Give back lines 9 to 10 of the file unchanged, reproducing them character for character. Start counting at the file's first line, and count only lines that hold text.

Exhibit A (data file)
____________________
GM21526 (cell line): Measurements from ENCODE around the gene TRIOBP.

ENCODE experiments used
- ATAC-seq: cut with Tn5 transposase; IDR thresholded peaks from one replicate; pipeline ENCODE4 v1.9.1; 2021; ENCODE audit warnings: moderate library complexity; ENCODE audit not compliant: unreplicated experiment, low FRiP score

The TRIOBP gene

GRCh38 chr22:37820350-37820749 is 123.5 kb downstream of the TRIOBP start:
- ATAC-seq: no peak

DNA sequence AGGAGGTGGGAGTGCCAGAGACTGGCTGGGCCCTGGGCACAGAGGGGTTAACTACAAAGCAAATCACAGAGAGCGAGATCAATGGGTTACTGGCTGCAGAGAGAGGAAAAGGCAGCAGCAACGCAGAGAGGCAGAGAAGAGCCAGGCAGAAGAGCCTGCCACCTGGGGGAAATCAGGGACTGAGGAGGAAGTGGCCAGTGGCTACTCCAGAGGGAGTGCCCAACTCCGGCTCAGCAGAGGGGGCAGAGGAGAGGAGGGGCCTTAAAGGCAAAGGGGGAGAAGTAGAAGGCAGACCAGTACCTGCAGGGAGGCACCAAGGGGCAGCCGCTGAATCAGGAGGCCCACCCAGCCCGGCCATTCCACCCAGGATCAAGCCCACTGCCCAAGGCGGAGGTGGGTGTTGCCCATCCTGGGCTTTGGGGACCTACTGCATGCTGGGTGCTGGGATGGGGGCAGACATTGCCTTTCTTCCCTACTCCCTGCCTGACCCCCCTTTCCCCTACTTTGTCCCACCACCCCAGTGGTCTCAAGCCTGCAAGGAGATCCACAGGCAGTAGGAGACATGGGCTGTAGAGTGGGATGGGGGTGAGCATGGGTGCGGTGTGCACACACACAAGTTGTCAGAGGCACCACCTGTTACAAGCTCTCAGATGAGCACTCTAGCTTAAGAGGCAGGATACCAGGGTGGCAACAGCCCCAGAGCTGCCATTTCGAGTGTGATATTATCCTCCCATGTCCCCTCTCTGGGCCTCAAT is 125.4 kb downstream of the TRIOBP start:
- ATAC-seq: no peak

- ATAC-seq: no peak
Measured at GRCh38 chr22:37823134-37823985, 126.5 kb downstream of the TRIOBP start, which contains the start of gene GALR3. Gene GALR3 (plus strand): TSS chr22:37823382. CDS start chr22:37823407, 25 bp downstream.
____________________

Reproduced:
- ATAC-seq: no peak
Measured at GRCh38 chr22:37823134-37823985, 126.5 kb downstream of the TRIOBP start, which contains the start of gene GALR3. Gene GALR3 (plus strand): TSS chr22:37823382. CDS start chr22:37823407, 25 bp downstream.